PAQUIBATO DISTRICT, Davao City (MindaNews/22 February) – It’s a sunny day and Ka Ruben, a New People’s Army guerrilla, turned the dial of his portable radio to scan for FM stations. He stopped turning the dial upon hearing “Carrie,” a hit song of Swedish band Europe, and started to sharpen his bolo beside his hammock underneath the young ipil-ipil trees.
After a few strokes and the bolo had become sharp enough, Ka Ruben laid down on his hammock and took a deep breath as he watched the houses of civilians from his post on top of a hill. With his assault rifle dangling on the branch of a tree, he took the opportunity to get a long rest until the afternoon.
He barely had 12 hours left to enjoy a complete rest before the ceasefire expired by 12 midnight of February 22.
The Communist Party of the Philippines (CPP) declared a weeklong ceasefire, from February 15 to 21, in deference to the start of peace talks between the government and the National Democratic Front (NDF).
Ka Ruben belongs to the NPA’s First Pulang Bagani Company under Leoncio Pitao, popularly known as Commander Parago.
On the other side of the hill, several mass supporters milled around the guerilla base sharing jokes and stories to the other NPA guerillas. It’s the last day of the truce, and aside from the mass supporters, some friends and relatives had come to visit the guerrillas.
Ka Ruben’s post overlooked a vast banana plantation and barren mountains, where they would normally operate and engage government troops every now and then.
“I’m sure after the ceasefire we cannot enjoy longer rest because we will be constantly moving from one place to other to evade enemy patrols,” he said.
Ka Al, now in his late 40s, told MindaNews that the mass supporters or “masa” took the opportunity to consult them regarding their problems.
“Some would come here to talk about their personal problems within the family, some would come here to consult about their land problems, and some would come here to seek medical assistance. They come and go in our temporary base,” he said in the vernacular.
Some “masa,” Ka Al said, would spend a night with them in the hammocks and makeshift beds which are usually made of knotted branches.
He added that the ceasefire has given their family members a chance to visit them.
A few meters away from the hammock of Pitao, a female guerrilla prepared taro (gabi) leaves and stems for lunch while another NPA guerrilla grated coconut meat. They were preparing a lunch of taro cooked with coconut milk and spiced with chopped ginger and sliced green chili.
At 12 noon, everybody was called for lunch. But they took turns eating and manning their posts.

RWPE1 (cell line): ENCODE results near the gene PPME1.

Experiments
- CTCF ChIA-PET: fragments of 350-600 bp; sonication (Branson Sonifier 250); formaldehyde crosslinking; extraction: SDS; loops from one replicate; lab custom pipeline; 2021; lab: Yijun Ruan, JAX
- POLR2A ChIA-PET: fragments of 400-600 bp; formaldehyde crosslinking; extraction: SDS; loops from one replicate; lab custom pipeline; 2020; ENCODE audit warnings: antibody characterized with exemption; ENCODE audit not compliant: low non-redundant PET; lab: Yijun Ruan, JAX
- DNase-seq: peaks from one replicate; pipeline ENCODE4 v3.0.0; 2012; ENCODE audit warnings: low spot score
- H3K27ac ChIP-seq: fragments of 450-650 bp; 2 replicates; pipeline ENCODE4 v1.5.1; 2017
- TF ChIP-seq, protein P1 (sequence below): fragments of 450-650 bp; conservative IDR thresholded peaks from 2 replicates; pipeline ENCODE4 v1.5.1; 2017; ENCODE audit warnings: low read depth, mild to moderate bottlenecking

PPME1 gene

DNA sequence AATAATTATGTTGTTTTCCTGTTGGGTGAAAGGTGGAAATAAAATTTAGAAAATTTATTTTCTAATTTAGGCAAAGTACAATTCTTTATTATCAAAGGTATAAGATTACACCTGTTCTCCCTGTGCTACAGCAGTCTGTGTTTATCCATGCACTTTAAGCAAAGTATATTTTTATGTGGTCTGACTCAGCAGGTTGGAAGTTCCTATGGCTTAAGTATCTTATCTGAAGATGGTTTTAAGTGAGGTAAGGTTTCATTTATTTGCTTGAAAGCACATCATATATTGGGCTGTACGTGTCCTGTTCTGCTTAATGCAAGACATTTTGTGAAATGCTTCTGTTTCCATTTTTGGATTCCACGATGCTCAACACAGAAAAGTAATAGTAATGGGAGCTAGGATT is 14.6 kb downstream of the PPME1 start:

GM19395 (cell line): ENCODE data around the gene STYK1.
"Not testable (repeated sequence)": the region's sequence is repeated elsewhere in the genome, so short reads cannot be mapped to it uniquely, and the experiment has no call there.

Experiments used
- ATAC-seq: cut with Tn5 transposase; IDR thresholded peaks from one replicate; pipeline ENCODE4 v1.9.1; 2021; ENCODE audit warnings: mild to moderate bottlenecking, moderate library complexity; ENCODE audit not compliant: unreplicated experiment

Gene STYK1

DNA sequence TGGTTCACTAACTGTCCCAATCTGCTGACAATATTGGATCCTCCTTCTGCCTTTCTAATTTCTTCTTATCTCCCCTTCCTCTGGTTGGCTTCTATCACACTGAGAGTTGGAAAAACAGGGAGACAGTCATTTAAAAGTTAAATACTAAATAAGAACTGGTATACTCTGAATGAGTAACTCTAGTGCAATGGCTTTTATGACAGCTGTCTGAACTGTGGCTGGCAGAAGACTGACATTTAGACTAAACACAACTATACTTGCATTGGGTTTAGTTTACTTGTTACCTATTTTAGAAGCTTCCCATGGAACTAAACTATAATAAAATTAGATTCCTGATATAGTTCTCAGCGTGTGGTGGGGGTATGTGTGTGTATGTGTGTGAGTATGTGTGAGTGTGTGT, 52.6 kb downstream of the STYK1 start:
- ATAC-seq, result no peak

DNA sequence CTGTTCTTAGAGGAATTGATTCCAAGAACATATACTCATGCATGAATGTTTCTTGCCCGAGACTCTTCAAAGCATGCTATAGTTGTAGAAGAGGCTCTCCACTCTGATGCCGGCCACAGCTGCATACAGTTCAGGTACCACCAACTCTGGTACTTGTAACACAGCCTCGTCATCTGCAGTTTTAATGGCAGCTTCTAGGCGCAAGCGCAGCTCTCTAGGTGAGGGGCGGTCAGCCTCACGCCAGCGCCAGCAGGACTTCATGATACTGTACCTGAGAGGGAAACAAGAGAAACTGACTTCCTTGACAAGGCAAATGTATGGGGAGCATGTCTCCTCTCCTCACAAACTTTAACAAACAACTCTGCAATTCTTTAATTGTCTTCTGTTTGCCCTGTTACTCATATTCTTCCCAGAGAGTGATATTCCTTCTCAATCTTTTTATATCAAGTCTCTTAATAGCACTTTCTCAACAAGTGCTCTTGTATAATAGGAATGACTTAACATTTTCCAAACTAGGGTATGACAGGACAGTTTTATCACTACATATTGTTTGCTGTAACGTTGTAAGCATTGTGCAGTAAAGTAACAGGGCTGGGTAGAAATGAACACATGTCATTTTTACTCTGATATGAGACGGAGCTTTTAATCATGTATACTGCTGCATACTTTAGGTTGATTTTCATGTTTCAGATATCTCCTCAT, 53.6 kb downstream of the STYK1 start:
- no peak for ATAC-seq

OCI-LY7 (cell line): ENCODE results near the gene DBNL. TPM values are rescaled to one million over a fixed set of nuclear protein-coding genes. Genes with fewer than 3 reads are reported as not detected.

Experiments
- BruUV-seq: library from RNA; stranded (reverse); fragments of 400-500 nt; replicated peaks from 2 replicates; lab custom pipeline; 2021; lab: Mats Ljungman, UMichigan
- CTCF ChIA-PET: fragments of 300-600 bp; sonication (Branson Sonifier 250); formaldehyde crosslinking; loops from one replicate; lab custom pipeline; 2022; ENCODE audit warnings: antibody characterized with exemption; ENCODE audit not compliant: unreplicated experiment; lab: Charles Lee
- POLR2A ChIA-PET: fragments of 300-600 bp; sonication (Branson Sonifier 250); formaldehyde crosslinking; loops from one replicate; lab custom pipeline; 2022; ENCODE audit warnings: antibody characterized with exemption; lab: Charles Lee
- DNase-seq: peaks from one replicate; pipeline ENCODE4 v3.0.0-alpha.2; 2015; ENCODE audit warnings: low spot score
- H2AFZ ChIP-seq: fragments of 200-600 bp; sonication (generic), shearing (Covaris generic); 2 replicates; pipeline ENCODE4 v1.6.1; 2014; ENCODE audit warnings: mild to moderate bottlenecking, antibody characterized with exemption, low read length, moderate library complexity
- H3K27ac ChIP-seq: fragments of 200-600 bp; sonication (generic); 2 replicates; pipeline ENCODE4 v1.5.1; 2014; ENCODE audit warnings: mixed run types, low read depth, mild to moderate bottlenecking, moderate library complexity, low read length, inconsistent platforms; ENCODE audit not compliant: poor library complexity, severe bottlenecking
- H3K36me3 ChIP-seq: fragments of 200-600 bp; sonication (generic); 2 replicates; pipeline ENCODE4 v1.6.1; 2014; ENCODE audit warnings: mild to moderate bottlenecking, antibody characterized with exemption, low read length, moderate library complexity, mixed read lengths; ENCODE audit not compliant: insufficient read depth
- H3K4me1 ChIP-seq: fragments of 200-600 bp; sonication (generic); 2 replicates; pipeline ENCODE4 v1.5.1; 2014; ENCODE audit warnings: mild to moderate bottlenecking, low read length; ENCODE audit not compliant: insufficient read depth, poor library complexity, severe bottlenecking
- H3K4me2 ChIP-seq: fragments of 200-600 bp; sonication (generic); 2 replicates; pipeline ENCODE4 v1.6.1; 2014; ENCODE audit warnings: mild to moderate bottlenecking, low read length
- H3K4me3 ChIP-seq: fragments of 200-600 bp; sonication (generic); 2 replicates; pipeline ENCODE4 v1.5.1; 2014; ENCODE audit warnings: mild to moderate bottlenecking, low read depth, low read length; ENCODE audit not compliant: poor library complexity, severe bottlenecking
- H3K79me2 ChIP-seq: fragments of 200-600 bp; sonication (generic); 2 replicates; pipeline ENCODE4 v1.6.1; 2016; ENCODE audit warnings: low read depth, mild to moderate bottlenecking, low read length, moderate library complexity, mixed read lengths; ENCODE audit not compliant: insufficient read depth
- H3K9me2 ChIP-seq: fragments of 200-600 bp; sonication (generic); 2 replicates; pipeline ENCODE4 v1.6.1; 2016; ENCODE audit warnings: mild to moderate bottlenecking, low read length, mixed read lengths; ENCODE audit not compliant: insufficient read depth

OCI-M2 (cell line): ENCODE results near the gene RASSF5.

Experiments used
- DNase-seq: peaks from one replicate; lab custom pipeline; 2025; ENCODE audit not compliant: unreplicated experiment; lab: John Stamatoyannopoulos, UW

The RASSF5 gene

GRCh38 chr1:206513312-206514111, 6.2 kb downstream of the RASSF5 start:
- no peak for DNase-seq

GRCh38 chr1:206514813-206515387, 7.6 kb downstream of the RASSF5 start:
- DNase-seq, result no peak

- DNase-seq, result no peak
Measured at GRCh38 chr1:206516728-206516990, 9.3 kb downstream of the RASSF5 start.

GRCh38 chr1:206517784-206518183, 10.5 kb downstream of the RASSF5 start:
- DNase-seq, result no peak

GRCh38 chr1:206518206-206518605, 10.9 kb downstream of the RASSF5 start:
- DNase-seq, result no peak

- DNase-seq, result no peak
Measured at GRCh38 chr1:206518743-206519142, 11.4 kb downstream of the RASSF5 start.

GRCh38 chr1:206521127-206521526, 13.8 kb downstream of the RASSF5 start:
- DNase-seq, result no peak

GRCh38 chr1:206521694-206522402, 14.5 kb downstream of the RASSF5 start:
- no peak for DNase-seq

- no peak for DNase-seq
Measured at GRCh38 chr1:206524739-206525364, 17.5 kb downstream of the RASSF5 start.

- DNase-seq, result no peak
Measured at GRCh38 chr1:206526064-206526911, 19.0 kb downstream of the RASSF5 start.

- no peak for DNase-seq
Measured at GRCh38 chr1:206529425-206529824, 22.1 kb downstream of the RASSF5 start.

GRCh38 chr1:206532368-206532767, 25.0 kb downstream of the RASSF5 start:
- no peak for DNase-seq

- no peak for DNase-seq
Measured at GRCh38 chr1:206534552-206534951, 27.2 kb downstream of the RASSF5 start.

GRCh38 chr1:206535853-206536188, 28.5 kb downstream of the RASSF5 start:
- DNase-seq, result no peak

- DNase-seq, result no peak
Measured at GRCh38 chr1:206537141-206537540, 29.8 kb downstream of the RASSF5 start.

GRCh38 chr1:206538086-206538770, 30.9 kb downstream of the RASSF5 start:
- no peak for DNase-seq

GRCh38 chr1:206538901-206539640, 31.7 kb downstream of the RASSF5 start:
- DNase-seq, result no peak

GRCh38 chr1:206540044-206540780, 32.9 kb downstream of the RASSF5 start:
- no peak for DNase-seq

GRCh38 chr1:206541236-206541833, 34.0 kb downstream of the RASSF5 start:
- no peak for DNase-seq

Pitao accidentally chewed chili, unaware that it was among the spices. One female guerilla also ran towards him and asked for water after she too chewed chili.
By 2pm, a loud wail of a pig echoed between the hills as the NPAs dragged the animal underneath a guava tree. The rebels bought the 107-kilo pig for P7,000 from one of their “masa” in the nearby village.
As Ka Ruben pulled his burnished bolo, two other NPAs held the pig for the kill while other guerillas set on fire dried wood and coconut leaves.
Instead of the usual practice of shaving the pig after pouring boiled water on it, the NPAs poured water and then scrubbed it with burning coconut leaves. They then shaved the skin using spoons, knives and bolos. It’s a like feast as some masa had come over to watch the guerrillas butcher the pig.
In the other outpost, some NPAs took time to read newspapers and magazines, which they could only enjoy if they are not on alert such as during a ceasefire.
Then a woman in her 60s came down from the hills after collecting the payment for her pig. A guerrilla approached her and handed about a kilo of meat as pabaon.
Still on alert
But even if the ceasefire was holding, the NPAs said some of them were keeping an eye on their perimeter. “It is a standard procedure, we are at war, you cannot be assured by the ceasefire.”
About an hour later, the butchered pig had been sliced into pieces and distributed to different squads. Near where they cut the meat, some NPAs set a fire to roast some parts of the pig.
For Ka Raya, the ceasefire allowed her to visit her 5-month-old baby, who was being taken care of by one of their “masa” in the nearby village.
“I miss my daughter but this is our life, time will come that she will understand why we are in this situation,” said the 21-year old guerrilla, an M-16 assault rifle dangling on her shoulder.
After the ceasefire, Ka Raya said, she didn’t know when she will see her baby again because she and her husband, also an NPA guerilla, had to move away.
Meanwhile, Ka Ruben and his comrades feasted on the roasted intestines and other organs while a huge portion of the meat had been preserved for the rest of the week.
“We just put salt and place them in our plastic containers. It will last for days as long as you don’t wash it with water,” he said.
As the day ended, Pitao said: “Look at the people, they also enjoy the ceasefire. This is the importance of the peace talks; nobody wants to go to war everyday. But sometimes the situation pushes the people to take up arms.” (Keith Bacongco/MindaNews)